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Meet Dylan Townsend

Today we’d like to introduce you to Dylan Townsend.

Dylan, let’s start with your story. We’d love to hear how you got started and how the journey has been so far.
My story begins in Dublin Ireland, the city I am from. It’s a city of intrigue, storytellers and it’s a deep mystical place. Growing up there was always an adventure and as soon as I can remember, I was attracted to American writers who loved travelling in their stories. I got stuck into Hunter S Thompson and his Gonzo trips and went down the thoughtducts of the beat writers; Kerouac, Burroughs, Tom Wolfe and Ken Kesey. Reading everything they wrote. I didn’t know this as a teenager but I was fascinated with American culture and particularly the trippers, the seekers and those inclined to the fringe.

My brother who is an actor, first invited me to Los Angeles when I was 15 years old. The life he was living was insane, he was a big Hollywood actor and I had no idea the worlds I was walking in, on my first few outings in the city. I found this city had a million faces and each time I would visit, I would see a different one, each as exciting and at times daunting being a teenager. Everyone was so cool, and I was this young impressionably Irish lad on an adventure.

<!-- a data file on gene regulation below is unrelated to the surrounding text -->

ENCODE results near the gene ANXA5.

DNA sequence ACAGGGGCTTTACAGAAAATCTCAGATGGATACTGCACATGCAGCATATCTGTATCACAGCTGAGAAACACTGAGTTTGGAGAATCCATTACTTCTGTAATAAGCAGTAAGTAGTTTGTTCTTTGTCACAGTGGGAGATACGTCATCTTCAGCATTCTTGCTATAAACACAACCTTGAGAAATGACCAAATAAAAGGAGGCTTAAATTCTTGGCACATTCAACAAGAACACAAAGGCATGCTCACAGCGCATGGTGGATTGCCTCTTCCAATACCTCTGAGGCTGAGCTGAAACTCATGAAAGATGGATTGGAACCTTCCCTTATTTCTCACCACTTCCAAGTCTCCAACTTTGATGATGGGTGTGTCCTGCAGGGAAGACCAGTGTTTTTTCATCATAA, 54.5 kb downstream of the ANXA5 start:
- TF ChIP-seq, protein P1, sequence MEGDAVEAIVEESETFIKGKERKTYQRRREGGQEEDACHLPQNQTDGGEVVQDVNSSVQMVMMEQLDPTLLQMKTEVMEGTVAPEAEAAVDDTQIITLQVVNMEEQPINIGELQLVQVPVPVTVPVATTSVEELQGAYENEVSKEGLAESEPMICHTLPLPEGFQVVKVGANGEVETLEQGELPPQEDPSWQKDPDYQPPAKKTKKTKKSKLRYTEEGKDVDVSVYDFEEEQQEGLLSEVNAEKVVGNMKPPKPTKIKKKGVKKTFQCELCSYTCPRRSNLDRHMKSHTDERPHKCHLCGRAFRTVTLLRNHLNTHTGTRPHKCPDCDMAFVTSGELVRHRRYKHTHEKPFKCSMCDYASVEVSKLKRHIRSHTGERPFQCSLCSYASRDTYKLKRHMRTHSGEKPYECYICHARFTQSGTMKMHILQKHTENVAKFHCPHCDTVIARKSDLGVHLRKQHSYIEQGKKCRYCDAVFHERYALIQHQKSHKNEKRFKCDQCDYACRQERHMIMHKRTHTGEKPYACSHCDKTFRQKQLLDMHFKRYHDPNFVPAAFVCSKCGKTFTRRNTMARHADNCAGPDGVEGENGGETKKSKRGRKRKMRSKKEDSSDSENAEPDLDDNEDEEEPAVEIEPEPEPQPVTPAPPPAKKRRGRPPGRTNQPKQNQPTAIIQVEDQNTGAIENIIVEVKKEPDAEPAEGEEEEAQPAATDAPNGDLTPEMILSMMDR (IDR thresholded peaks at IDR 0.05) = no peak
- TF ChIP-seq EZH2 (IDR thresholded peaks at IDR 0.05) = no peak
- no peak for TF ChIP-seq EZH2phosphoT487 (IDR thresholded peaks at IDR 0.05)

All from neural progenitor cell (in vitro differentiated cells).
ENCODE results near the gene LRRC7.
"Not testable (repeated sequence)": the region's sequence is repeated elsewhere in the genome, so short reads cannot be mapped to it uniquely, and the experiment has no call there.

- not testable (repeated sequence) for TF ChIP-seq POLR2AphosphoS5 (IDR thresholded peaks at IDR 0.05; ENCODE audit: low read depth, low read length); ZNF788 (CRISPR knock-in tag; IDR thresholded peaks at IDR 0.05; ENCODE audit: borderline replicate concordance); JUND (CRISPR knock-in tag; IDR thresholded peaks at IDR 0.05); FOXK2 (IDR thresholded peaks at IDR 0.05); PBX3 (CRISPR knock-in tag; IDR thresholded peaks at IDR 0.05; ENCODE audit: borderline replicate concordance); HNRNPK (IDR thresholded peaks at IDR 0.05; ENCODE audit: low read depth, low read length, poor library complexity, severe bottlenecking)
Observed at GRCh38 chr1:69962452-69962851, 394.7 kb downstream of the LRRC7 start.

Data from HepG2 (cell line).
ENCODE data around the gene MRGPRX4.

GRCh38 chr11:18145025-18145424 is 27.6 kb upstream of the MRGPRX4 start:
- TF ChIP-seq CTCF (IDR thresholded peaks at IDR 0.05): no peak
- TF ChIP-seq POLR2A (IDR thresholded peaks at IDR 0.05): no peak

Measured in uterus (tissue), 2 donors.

It was not until later in my 20’s that I wanted to move to Los Angeles. I came out for a month on my own and when I went back to Ireland, I teared up on the plane and I knew that I had to move west. Only now I had to figure out how to do that! I realized that I could get a visa if I put in a lot of solid work in Ireland, so I got stuck in! I began writing and producing my own scripts and started building a name for myself in Dublin. This created the invitation to an Irish show called ‘Exiles Vancouver’ that got me invited to Vancouver, Canada for six months. I was getting closer to LA!